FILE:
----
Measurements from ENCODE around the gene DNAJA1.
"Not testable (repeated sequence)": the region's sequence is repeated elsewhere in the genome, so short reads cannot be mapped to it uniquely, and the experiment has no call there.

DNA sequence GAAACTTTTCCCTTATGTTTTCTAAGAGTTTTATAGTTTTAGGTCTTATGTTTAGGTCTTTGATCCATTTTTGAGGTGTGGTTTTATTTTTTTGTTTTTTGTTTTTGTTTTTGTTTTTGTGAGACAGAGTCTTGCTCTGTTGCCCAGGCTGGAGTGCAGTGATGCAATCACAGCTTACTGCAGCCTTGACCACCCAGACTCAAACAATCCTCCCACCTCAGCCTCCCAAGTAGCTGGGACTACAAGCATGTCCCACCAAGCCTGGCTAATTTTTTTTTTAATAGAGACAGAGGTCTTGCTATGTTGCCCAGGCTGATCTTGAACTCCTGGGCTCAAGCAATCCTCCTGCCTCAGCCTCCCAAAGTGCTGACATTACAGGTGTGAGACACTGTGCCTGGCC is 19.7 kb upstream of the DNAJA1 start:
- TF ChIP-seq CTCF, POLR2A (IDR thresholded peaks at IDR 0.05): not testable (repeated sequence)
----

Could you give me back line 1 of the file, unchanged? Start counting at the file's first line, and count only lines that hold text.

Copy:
Measurements from ENCODE around the gene DNAJA1.